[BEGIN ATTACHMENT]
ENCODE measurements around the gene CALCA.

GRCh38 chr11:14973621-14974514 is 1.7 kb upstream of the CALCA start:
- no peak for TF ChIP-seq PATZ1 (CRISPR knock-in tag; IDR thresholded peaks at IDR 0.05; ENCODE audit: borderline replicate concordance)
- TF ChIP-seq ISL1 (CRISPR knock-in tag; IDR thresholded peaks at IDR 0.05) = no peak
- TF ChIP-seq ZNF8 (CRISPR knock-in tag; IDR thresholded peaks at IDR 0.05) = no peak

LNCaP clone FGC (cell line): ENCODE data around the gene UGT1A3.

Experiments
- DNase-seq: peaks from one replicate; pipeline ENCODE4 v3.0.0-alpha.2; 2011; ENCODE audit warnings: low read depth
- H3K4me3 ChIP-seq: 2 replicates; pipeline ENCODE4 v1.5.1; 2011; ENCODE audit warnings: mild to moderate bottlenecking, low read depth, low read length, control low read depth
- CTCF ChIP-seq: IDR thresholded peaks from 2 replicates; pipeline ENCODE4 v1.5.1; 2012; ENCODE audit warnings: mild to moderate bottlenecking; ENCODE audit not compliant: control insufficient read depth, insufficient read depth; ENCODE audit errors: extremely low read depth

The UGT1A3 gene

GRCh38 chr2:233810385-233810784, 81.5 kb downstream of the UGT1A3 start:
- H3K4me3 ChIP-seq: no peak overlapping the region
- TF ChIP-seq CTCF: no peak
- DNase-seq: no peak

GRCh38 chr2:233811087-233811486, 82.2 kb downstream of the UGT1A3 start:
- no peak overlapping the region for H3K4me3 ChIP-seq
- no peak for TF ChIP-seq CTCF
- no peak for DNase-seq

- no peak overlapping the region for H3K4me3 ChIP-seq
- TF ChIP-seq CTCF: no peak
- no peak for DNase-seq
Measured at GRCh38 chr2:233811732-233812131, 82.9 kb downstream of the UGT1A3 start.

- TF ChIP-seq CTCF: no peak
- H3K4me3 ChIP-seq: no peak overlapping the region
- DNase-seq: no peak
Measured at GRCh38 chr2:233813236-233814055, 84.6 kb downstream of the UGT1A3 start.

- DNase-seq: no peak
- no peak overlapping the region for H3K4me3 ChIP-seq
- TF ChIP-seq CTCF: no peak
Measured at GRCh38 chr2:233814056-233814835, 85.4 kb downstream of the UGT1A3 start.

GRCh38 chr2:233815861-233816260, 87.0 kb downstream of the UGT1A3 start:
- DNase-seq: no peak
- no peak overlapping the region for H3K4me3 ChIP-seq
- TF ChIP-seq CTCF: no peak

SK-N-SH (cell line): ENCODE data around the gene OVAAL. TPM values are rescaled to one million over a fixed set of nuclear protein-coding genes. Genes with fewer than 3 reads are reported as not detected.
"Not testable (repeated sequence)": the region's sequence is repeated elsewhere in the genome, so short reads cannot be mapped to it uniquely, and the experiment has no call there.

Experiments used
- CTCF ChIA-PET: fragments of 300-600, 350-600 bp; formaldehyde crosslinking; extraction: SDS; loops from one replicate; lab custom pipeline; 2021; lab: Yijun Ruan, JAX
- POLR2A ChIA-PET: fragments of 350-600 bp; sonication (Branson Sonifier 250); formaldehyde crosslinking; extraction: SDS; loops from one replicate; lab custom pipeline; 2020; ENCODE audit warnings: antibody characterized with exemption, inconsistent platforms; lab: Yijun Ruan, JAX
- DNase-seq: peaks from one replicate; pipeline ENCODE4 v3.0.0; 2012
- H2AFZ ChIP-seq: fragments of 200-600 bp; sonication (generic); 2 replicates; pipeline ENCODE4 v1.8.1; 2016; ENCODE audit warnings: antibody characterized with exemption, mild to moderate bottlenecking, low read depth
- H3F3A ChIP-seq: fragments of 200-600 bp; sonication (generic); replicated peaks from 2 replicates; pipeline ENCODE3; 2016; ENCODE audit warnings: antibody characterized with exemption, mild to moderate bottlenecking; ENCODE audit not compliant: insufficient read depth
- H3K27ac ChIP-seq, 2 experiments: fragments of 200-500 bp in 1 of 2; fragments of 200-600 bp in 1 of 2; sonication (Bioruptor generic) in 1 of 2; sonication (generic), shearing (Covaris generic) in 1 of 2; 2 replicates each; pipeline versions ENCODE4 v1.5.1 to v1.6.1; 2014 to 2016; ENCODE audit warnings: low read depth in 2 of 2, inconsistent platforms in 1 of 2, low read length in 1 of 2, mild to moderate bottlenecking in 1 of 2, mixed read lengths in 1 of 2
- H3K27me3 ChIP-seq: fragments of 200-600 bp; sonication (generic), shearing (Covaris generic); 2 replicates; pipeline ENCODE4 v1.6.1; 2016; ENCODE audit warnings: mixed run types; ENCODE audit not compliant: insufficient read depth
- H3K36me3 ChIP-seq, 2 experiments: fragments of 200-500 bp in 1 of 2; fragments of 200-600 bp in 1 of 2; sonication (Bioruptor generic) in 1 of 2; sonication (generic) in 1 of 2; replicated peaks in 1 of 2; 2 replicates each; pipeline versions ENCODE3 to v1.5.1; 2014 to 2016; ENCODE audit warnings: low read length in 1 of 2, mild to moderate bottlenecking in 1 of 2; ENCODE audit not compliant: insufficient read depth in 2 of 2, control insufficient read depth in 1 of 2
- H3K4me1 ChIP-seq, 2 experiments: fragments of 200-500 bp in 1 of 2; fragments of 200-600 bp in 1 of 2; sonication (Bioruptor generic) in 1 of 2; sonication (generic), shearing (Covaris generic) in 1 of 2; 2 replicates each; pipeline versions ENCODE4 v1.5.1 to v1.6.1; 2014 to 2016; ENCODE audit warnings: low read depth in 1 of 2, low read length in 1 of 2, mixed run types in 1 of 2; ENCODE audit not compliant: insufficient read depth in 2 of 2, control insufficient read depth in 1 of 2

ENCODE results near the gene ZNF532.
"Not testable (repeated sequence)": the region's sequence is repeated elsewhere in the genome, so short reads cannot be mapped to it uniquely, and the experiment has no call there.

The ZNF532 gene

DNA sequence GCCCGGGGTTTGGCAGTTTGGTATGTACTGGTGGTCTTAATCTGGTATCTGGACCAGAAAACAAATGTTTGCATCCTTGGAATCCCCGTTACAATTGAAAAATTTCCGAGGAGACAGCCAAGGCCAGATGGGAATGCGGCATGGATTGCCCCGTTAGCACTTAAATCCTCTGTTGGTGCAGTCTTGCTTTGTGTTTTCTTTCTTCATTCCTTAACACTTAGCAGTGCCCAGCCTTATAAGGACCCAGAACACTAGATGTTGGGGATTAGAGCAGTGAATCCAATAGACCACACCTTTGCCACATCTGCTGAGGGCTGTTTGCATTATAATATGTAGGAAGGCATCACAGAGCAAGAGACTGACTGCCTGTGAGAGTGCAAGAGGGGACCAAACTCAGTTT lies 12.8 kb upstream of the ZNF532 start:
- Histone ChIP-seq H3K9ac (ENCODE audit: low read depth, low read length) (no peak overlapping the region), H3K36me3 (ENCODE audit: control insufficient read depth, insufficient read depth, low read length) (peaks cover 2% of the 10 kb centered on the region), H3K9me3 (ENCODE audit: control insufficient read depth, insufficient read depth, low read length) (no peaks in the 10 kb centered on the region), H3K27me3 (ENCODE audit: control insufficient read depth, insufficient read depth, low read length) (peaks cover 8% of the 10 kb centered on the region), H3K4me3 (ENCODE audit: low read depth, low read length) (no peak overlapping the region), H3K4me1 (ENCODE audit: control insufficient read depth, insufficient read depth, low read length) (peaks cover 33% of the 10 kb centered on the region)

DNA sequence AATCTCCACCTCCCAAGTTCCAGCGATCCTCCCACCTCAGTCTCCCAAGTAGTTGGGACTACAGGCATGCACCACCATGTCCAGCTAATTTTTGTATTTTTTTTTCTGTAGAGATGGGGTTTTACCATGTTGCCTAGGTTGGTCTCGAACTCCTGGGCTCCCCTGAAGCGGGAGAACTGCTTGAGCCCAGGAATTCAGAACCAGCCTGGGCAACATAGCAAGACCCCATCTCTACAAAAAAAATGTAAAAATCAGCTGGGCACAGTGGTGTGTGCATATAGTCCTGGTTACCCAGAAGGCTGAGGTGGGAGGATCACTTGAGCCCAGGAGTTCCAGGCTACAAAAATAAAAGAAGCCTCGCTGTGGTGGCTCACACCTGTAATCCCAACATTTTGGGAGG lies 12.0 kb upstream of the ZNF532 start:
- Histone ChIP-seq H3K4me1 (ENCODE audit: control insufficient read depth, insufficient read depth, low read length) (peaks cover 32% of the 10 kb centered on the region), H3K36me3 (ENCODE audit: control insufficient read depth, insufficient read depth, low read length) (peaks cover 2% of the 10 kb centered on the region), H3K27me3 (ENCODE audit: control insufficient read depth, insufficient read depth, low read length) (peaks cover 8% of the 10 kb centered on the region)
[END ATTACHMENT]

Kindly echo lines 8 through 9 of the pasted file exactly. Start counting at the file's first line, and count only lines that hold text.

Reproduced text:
- DNase-seq: peaks from one replicate; pipeline ENCODE4 v3.0.0-alpha.2; 2011; ENCODE audit warnings: low read depth
- H3K4me3 ChIP-seq: 2 replicates; pipeline ENCODE4 v1.5.1; 2011; ENCODE audit warnings: mild to moderate bottlenecking, low read depth, low read length, control low read depth